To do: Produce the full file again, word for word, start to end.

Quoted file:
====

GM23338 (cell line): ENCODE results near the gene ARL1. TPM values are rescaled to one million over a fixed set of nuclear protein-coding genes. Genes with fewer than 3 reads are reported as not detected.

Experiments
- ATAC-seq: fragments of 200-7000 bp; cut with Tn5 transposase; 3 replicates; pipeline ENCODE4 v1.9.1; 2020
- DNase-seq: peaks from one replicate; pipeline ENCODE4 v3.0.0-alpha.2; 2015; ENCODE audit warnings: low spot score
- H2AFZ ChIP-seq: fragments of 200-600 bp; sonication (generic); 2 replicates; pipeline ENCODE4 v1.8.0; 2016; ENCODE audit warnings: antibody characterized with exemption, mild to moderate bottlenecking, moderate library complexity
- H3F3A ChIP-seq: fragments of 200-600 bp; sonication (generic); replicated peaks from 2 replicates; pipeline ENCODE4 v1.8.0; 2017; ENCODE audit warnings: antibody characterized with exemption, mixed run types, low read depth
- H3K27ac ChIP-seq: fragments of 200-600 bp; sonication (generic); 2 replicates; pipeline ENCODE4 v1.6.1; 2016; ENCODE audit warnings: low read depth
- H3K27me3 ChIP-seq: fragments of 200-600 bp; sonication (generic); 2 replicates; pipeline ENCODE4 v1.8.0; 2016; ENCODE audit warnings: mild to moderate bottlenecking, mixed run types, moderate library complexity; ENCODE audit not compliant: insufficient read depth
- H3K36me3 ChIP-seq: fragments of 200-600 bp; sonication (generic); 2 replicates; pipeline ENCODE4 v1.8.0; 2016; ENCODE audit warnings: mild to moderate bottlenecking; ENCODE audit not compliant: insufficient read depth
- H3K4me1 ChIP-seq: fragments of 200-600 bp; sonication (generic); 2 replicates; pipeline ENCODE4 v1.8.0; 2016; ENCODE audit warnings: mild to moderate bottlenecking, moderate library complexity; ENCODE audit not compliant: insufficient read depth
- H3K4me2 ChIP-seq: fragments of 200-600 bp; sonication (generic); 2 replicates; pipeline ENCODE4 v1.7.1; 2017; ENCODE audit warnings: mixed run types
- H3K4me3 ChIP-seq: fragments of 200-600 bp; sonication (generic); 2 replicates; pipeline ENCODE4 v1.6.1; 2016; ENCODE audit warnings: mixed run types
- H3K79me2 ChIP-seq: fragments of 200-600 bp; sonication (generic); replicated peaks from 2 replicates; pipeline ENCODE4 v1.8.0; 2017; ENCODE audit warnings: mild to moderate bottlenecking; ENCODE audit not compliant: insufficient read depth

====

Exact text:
GM23338 (cell line): ENCODE results near the gene ARL1. TPM values are rescaled to one million over a fixed set of nuclear protein-coding genes. Genes with fewer than 3 reads are reported as not detected.

Experiments
- ATAC-seq: fragments of 200-7000 bp; cut with Tn5 transposase; 3 replicates; pipeline ENCODE4 v1.9.1; 2020
- DNase-seq: peaks from one replicate; pipeline ENCODE4 v3.0.0-alpha.2; 2015; ENCODE audit warnings: low spot score
- H2AFZ ChIP-seq: fragments of 200-600 bp; sonication (generic); 2 replicates; pipeline ENCODE4 v1.8.0; 2016; ENCODE audit warnings: antibody characterized with exemption, mild to moderate bottlenecking, moderate library complexity
- H3F3A ChIP-seq: fragments of 200-600 bp; sonication (generic); replicated peaks from 2 replicates; pipeline ENCODE4 v1.8.0; 2017; ENCODE audit warnings: antibody characterized with exemption, mixed run types, low read depth
- H3K27ac ChIP-seq: fragments of 200-600 bp; sonication (generic); 2 replicates; pipeline ENCODE4 v1.6.1; 2016; ENCODE audit warnings: low read depth
- H3K27me3 ChIP-seq: fragments of 200-600 bp; sonication (generic); 2 replicates; pipeline ENCODE4 v1.8.0; 2016; ENCODE audit warnings: mild to moderate bottlenecking, mixed run types, moderate library complexity; ENCODE audit not compliant: insufficient read depth
- H3K36me3 ChIP-seq: fragments of 200-600 bp; sonication (generic); 2 replicates; pipeline ENCODE4 v1.8.0; 2016; ENCODE audit warnings: mild to moderate bottlenecking; ENCODE audit not compliant: insufficient read depth
- H3K4me1 ChIP-seq: fragments of 200-600 bp; sonication (generic); 2 replicates; pipeline ENCODE4 v1.8.0; 2016; ENCODE audit warnings: mild to moderate bottlenecking, moderate library complexity; ENCODE audit not compliant: insufficient read depth
- H3K4me2 ChIP-seq: fragments of 200-600 bp; sonication (generic); 2 replicates; pipeline ENCODE4 v1.7.1; 2017; ENCODE audit warnings: mixed run types
- H3K4me3 ChIP-seq: fragments of 200-600 bp; sonication (generic); 2 replicates; pipeline ENCODE4 v1.6.1; 2016; ENCODE audit warnings: mixed run types
- H3K79me2 ChIP-seq: fragments of 200-600 bp; sonication (generic); replicated peaks from 2 replicates; pipeline ENCODE4 v1.8.0; 2017; ENCODE audit warnings: mild to moderate bottlenecking; ENCODE audit not compliant: insufficient read depth